Mouse Noses on Toast
By Daren King
Illustrated by David Roberts
G.P. Putnam’s Sons (a division of Penguin)
On shelves now
The British are different from you and I. They have more guts. Guts to do something a little weird, a little odd, a little random. Guts to write some of the most peculiar books out there for kids, and to be having the time of their life while writing them. I’ve read a million books for children about friendship, moving away, new pets, new siblings, and a host of other overly familiar topics. So once in a while it is a very great relief to pick up a book like Mouse Noses on Toast and to find it to be an absolute gobsmacked wonder of weirdness (in a good way). Parents and teachers are always looking for some good early chapter books to hand to the 5-10 year-old set. This book fits the bill and is just as engaging as it is loopy.
Paul Mouse has an allergy to cheese. Not the usual sniffing, sneezing, coughing kind of allergy. More the kind where every time he touches cheese his tail curls into a question mark, the hair falls off of his bottom, and his bottom turns bright blue. After exposing himself yet again, Paul, his best friend Sandra (an angel Christmas tree ornament), and a Tinby decide to have a posh meal at a local restaurant. By accident, however, they end up in the human part of the restaurant and become aware of a horrifying human delicacy: mouse noses on toast. Before long, Paul has teamed up with rodent activist Larry Mouse and many others of his kind to stop this terrible scourge, no matter what the cost.
I grew up in the early years of Nickelodeon, watching Canadian programs like Pinwheel and the like. One of the notable aspects of Pinwheel (called the poor man’s Sesame Street, which wasn’t too far off) was that it had lots of stop motion shorts from England. So my regular Reading Rainbow and 3-2-1 Contact fare was supplemented with things like Bagpuss, The Clangers and The Magic Roundabout. I sound like I’m completely off-topic here, but I’m going to make an argument in this book’s favor. The British LOVE inanimate objects that spring to life and go walkies. Their television programs testify to this and so too do their children’s books. In this novel you have a mouse that is allergic to cheese. That’s fairly standard. His best friend is an angel Christmas tree ornament. A bit odd, but still okay. And then there is "the Tinby". The Tinby is basically one of those small toys children somehow end up with that never have much purpose. It is described as "curved at the top and flat at the bottom, with little square legs, tiny black eyes and nothing else." Huh. Yet somehow it makes sense within the contest of this little world.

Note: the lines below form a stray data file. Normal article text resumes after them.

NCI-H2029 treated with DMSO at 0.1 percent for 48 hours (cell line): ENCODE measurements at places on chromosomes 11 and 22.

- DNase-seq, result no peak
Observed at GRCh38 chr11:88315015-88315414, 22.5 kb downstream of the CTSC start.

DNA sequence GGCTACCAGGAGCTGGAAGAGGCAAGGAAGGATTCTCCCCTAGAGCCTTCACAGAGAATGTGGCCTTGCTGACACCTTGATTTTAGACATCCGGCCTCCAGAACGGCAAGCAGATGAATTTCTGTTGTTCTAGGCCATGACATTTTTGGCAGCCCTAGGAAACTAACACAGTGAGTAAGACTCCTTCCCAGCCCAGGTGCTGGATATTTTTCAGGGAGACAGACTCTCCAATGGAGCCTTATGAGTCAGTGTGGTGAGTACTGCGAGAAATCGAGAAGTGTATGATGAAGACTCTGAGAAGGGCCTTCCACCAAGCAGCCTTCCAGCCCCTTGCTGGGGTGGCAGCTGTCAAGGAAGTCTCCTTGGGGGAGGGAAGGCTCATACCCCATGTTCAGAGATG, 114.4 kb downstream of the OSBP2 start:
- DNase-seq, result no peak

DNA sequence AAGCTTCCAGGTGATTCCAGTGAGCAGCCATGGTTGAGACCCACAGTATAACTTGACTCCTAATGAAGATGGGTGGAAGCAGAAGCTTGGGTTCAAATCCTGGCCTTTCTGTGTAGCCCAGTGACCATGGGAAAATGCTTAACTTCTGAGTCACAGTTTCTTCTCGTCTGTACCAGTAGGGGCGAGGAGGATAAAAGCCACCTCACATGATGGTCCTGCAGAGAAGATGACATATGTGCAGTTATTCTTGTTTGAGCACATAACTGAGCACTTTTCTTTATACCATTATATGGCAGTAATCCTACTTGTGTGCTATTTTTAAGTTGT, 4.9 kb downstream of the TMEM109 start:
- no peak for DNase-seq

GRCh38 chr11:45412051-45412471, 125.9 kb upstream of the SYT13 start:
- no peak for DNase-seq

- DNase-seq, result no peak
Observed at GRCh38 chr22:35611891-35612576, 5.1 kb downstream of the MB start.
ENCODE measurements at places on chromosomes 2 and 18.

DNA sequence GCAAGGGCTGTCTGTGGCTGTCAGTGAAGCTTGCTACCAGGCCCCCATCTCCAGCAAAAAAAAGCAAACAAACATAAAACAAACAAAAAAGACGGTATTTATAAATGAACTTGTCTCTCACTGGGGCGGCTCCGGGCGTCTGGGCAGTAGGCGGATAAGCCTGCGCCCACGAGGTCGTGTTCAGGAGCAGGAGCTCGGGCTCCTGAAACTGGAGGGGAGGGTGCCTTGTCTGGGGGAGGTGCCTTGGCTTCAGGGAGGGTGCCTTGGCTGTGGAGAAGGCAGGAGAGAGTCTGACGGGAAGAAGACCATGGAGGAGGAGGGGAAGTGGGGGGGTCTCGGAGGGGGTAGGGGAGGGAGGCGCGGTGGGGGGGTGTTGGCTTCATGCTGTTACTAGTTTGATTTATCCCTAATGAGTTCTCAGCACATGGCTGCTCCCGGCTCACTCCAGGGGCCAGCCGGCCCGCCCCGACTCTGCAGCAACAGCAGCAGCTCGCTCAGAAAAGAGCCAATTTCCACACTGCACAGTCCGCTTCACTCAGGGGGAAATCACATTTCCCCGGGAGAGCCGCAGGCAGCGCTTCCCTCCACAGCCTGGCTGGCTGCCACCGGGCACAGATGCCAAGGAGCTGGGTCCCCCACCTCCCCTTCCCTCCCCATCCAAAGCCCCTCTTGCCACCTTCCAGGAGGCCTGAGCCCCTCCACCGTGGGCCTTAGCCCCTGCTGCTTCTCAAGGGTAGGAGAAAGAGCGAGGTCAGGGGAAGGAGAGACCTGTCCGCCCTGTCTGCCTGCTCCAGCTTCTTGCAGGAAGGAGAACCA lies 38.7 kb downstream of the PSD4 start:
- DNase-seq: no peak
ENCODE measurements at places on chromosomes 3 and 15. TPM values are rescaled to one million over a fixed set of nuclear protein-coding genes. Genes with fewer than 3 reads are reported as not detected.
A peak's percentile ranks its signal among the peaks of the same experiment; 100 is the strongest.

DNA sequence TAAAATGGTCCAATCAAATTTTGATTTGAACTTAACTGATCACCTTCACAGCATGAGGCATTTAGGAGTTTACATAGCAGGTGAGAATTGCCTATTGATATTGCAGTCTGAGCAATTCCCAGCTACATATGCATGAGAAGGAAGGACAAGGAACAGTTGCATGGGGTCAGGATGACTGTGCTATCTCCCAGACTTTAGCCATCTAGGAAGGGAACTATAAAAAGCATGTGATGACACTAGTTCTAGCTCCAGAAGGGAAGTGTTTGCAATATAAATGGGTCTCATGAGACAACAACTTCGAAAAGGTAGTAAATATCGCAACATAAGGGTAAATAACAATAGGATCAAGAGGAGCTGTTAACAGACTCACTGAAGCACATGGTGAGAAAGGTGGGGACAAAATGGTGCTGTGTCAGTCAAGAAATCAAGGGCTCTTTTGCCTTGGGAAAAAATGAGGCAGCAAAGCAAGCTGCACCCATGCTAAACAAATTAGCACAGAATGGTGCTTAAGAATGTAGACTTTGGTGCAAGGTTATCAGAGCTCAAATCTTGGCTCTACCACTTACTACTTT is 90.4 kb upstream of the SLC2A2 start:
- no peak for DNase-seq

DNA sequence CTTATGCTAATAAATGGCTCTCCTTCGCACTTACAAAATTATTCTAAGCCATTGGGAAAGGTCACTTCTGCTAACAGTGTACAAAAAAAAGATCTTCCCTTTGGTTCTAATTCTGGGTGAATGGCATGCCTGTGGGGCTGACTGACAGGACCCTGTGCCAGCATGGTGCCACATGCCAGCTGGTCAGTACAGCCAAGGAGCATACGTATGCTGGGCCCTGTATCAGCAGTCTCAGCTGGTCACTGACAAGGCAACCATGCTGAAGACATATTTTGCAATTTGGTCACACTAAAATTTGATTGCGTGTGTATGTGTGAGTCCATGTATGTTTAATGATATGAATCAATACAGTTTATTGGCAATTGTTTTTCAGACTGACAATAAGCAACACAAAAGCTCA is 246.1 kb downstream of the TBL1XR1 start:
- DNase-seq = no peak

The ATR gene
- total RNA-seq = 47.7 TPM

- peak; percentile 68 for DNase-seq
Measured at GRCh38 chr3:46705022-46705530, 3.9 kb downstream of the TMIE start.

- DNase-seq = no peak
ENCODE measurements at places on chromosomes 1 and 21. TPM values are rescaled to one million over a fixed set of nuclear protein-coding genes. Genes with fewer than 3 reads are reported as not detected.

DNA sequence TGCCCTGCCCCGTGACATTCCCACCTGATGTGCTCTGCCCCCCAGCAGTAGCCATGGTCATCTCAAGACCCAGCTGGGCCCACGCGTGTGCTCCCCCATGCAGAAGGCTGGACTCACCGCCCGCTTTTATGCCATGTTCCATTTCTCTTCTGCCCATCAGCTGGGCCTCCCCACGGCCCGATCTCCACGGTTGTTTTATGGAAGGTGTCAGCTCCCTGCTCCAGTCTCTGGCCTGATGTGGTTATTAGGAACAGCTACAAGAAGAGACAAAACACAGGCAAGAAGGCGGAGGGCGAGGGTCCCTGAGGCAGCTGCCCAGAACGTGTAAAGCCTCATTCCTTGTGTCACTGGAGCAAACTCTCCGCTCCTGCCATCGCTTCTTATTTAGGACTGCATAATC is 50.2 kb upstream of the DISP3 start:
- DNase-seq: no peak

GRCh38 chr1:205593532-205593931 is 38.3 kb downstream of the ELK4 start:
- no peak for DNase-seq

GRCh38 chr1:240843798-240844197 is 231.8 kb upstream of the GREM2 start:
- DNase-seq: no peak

You see the book is deeply faithful to its own interior logic. In this story humans find mouse noses on toast to be a supreme delicacy (they also enjoy colorful parrot soup with extra beaky bits, but that’s neither here nor there). Mice attempt to make petitions to present to the Prime Minister, wear sandals and glasses if they’re hippies, and Tinbys have a tendency to turn mad when severely alarmed. Daren King is a writer with a style entirely of his own. I’m usually very skeptical of adult authors that make the switchover into the world of children’s literature, but King avoids many of the traps his contemporaries have fallen into. He’s the kind of author that can get away with writing the word "mouses" instead of "mice" and not sound precious while doing it. It simply fits within the story. I like that he gets a bit cheeky with his descriptions too. When the mice decide to raid the factory producing mouse noses for the mouse noses on toast I couldn’t help but be impressed with the name bestowed upon the dog helping them; "The Four-Legged Terrorist Transportation Unit". The ending is a bit weak and leaves some story elements unresolved, but all in all it holds together.
Thinking about it, I can’t imagine that any illustrator other than David Roberts have the cohones to illustrate this puppy quite as well as he. He’s made some very simple pen-and-ink illustrations throughout this book but they fit the equally paired down narrative. Roberts is a fan of complex backgrounds against which his pure white mice show up splendidly. What’s more, he figured out what a Tinby was better than most artists would, I imagine.
A lot of parents come to my reference desk and ask for good bedtime stories to read to their children. With its diminutive size, Mouse Noses on Toast isn’t ideal in that respect, but I can still see a lot of parents and teachers reaching for it as a readaloud. Fun early chapter books are worth holding on to like they were diamonds. Consider this British import to be a great addition to your collection.
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